Working more than 40 hours in a week, but not getting paid overtime? Your employer may be breaking a federal law called the Fair Labor Standards Act. Our experienced overtime attorneys can help.
The attorneys at WageAdvocates.com are committed to fighting for workers’ rights, standing up to employers big and small when employees have been threatened by minimum wage and overtime pay violations. Both federal and state laws guarantee employees a fair wage, but many companies neglect their legal duties and fail to honor their obligations. That’s when we step in, protecting workers from unfair labor practices.
Unpaid Overtime & Wage Violation Lawyers
At WageAdvocates.com, our wage and hour lawyers believe that unpaid overtime violations are theft, plain and simple. The federal Fair Labor Standards Act was instituted to protect hourly and low income employees by guaranteeing them a fair minimum wage and overtime pay. When we keep up our end of the bargain, working long into the night to maintain our employer’s business, the majority of us are guaranteed extra pay.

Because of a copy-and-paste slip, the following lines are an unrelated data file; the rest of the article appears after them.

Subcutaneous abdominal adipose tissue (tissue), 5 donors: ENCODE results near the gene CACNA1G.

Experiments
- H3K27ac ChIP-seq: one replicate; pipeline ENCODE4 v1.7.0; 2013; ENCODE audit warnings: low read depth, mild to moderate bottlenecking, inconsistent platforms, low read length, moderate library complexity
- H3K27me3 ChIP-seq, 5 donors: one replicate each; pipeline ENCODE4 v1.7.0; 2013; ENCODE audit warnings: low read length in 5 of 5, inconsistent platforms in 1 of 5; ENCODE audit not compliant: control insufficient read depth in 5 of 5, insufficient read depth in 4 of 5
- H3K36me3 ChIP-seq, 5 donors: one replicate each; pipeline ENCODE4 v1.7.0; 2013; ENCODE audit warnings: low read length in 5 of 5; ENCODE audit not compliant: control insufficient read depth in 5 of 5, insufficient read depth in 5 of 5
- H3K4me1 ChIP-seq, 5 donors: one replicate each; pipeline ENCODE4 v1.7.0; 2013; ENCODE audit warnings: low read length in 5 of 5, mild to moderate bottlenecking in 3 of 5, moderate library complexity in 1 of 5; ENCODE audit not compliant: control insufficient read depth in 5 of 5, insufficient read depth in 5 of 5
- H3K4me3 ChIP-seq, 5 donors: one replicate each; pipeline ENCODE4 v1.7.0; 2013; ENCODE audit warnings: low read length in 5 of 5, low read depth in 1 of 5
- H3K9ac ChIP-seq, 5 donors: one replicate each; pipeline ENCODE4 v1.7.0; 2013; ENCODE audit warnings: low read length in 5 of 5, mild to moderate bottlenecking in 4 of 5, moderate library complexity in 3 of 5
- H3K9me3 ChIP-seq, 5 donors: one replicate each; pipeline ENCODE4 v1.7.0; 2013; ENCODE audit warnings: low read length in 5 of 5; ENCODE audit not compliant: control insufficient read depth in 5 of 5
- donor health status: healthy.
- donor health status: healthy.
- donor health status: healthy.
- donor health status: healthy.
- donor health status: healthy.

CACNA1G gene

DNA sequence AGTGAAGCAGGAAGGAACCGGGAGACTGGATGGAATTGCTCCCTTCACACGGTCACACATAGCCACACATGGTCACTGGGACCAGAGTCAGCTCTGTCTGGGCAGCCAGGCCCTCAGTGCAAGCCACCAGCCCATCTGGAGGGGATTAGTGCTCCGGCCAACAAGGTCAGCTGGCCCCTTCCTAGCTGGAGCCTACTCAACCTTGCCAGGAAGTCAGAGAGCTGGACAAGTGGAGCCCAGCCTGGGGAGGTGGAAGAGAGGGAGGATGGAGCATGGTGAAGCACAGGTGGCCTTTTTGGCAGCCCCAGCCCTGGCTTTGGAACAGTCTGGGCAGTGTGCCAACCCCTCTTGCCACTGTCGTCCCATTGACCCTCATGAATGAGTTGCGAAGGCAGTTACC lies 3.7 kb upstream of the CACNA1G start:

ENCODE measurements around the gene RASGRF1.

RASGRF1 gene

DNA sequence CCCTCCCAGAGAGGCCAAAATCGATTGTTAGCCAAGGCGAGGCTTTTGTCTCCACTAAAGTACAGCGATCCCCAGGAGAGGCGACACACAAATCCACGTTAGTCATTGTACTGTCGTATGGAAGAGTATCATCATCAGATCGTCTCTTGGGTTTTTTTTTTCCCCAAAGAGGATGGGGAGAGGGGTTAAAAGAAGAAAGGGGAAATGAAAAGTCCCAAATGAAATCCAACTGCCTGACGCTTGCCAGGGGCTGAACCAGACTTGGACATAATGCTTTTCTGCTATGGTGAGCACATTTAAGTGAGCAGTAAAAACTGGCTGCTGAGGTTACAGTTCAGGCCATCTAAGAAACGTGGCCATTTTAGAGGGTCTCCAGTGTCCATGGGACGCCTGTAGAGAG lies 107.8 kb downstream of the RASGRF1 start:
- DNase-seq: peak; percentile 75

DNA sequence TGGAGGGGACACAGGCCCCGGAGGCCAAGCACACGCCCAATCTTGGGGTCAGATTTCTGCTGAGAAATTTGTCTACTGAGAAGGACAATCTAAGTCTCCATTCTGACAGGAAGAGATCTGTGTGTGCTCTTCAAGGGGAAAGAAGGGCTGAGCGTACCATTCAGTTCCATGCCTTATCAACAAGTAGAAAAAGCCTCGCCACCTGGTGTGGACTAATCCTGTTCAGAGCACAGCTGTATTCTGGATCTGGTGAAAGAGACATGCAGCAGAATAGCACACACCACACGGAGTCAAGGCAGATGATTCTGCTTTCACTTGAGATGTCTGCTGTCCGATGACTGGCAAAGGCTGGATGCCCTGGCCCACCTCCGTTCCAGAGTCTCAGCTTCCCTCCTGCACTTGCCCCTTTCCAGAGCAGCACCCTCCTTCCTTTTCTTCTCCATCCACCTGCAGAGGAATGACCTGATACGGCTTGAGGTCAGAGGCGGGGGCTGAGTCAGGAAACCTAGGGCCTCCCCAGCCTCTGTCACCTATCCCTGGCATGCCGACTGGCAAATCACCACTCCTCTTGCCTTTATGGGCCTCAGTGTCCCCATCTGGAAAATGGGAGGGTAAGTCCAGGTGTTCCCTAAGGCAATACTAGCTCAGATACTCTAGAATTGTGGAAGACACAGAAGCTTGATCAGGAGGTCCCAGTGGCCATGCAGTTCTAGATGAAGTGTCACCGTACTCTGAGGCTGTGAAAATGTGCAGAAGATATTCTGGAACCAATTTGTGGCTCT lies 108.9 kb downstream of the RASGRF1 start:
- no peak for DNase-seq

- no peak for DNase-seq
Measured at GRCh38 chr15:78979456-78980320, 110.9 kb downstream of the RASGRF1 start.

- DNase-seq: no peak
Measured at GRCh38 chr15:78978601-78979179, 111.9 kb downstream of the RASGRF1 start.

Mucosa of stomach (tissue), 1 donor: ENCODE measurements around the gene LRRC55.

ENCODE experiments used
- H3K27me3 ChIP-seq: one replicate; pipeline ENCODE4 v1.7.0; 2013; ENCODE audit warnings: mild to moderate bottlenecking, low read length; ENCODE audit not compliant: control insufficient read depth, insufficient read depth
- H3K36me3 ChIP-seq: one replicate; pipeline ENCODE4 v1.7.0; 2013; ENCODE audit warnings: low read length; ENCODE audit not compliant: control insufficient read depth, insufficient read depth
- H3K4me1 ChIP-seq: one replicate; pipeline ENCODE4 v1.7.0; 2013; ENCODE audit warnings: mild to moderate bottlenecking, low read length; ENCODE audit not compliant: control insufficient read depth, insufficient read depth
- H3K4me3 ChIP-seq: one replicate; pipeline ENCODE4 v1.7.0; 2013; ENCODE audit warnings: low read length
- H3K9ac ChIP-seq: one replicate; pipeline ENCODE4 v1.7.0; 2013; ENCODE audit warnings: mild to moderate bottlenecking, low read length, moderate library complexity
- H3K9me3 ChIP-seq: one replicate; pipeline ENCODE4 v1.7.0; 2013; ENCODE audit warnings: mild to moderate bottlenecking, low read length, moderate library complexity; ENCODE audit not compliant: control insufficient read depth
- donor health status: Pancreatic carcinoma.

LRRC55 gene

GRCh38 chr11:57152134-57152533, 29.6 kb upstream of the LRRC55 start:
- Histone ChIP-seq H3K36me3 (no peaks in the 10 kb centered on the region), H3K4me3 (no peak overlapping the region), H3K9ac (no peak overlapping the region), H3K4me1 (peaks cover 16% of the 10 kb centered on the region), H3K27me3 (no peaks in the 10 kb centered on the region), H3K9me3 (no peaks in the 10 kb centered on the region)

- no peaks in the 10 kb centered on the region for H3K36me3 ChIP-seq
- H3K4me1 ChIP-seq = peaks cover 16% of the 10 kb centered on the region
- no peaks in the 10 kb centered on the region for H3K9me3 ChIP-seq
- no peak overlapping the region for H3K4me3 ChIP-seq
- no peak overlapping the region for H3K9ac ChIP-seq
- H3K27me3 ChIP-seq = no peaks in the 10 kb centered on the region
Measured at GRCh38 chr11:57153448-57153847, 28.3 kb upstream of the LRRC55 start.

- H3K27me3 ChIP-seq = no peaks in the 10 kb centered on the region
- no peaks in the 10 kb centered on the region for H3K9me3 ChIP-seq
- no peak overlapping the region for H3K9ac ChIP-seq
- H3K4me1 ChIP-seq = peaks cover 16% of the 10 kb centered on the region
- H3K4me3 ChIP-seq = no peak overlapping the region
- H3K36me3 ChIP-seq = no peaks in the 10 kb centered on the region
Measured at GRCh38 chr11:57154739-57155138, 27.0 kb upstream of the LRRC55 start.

We think employers should keep up their end of the bargain, too.
Wage//Advocates – Protecting Rights & Pursuing Justice
You work hard for the money you earn. So will we.
WageAdvocates.com is sponsored by an alliance of distinguished trial lawyers, five experienced overtime attorneys working together to fight wage theft.
Over more than 20 years of trial experience, Tim Becker has proven himself a tireless advocate for worker rights as a trusted overtime attorney.
Partner at Minneapolis’ Johnson // Becker PLLC, and lead sponsor of WageAdvocates.com, Tim is committed to providing clients effective, aggressive legal representation. He’s prosecuted numerous individual FLSA violation claims and been actively involved in several notable class actions.